A total of 109 quoted companies have been delisted from the official list of Nigerian Stock Exchange (NSE) since 2002, according to reports
Findings showed that while some firms were delisted for violating post-listing requirements or due to merger and acquisition, others, however, chose to delist voluntarily when they no longer have the capacity to play in the market.
It was also found out that most of the companies delisted cited harsh economic climate and parent company buy-out as reasons.
Some of these companies that have been delisted due to one reason or the other include Pinnacle Point Group Plc, Afroil Plc, Starcomms Plc, Big Treat Plc, Starcomms Plc, Nigeria Wire & Cable Plc, Nigerian Sewing Machine Manufacturing Plc, Stokvis Nigeria Plc, Jos International Breweries, West Africa Glass Industries Plc, Navitues Energy Plc, Nigerin Ropes Plc, P.S Mandrides Plc, African Paints (Nigeria) Plc ,Afrik Pharmaceuticals Plc, among others.
Six companies have so far been delisted in the current year.
They include Great Nigeria Insurance Plc, Diamond Bank Plc, New Rest ASL Nigeria Plc, First Aluminum Nigeria Plc, Skye Bank Plc and Fortis Microfinance Bank Plc.
The NSE in an effort to achieve a world class capital market had reiterated its commitment to maintaining zero tolerance posture on dealing member firms and quoted companies on violations of rules and regulations.
This is on the back of the exchange’s determination to shift gears to drive innovations centered on increasing global visibility for the Nigerian capital market in the current year.
The Chief Executive Officer of the Nigerian Stock Exchange (NSE), Mr. Oscar Onyema, while speaking at an investors’ forum, had said the exchange would sustain its zero-tolerance stance on dealing member firms and listed companies’ violations.
Reacting to the development, shareholders lamented the delisting, noting that it signaled lack of protection of shareholders’ funds.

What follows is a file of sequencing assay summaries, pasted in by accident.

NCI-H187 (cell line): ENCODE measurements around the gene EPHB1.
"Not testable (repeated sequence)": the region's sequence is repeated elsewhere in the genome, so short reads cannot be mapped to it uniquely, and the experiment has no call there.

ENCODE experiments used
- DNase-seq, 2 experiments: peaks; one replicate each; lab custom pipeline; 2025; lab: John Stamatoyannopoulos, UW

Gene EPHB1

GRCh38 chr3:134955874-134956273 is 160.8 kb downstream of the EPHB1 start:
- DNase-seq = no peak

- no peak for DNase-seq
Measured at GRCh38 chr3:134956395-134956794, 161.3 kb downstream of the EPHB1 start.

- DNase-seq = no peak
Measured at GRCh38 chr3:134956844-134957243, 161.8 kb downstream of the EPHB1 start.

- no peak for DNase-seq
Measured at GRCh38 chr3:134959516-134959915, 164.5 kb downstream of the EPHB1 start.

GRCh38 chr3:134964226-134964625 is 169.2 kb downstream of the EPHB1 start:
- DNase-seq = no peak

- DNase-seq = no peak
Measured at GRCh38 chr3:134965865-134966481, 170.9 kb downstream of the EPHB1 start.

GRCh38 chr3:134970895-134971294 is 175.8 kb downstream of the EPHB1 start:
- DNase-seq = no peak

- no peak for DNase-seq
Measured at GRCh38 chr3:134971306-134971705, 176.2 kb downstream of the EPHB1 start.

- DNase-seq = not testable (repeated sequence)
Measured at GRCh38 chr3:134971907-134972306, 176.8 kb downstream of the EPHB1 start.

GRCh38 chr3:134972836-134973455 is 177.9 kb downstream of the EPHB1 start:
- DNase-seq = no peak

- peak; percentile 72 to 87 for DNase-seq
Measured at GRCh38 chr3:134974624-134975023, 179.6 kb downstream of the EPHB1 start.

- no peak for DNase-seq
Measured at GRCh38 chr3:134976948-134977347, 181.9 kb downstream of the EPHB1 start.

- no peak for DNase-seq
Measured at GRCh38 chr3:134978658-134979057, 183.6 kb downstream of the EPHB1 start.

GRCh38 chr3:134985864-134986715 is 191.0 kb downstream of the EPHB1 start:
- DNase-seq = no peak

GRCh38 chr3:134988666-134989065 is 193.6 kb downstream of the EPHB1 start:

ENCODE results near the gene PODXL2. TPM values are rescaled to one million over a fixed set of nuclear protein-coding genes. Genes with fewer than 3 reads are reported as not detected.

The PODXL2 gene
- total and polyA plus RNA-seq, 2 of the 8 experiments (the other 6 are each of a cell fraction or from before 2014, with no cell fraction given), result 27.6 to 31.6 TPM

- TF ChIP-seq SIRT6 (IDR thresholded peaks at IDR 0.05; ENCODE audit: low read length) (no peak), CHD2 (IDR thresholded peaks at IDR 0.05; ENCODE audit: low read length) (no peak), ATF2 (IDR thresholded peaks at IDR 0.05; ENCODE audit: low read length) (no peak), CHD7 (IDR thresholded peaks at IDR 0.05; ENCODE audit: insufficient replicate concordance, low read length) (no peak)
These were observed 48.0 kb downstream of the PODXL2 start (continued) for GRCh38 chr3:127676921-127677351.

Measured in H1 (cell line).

The shareholders, who lamented that investors, especially domestic retail investors, always suffered significant losses whenever companies were delisted, said there was the need for the exchange to provide more information about how it arrived at its decision.
The Chairman, Progressive Shareholders Association of Nigeria, Mr. Boniface Okezie, said: “Unfortunately, the Nigerian Stock Exchange is not communicating with shareholders. As they delist these companies, they don’t care for the fate of shareholders that they are meant to protect.”
Okezie argued that while the exchange said it was protecting the shareholders, the move is, however, detrimental to shareholders in the long run, especially if the companies were going concerns but were just having difficulties submitting their financials.
Okezie, who described the move as hostile, said there were many questions left unanswered.
He said: “The NSE needs to go all out to find out the exact state of the companies. To find out if they can overcome their problems in a short while rather than taking the hostile decision to delist them.”
Okezie said that market regulators must pursue friendly policies and initiatives to push the market forward.
He said that the nationalisation of banks to a large extent affected investor confidence in the market.
He said that the current leadership of SEC and NSE had done well with the introduction of various initiatives and zero tolerance against fraudulent capital market operators.
Shareholders under the aegis of Independent Shareholders Association of Nigeria (ISAN), who also bemoaned the delisting, said it did not augur well for average investors and the nation’s capital market.
National Coordinator Emeritus, ISAN, Sir Sunny Nwosu, said: “Yes, there are some of the companies that look dilapidated and there are some for which I think they (the exchange) should have done a lot of consultations, especially with the shareholders because we have suffered a lot in the system.”
He said that there was need for friendly policies and regulation by capital market regulators.
Nwosu said that lack of proper compensation to investors that lost their funds during the market meltdown contributed to poor investor confidence in the market, whereas brokers were given forbearance package.
Mr. Moses Igbrude, ISAN Secretary, noted that issue of penalties must be readdressed by market operators for confidence building.
Igbrude said that some companies had delisted from the exchange due to penalties while new companies were afraid to list.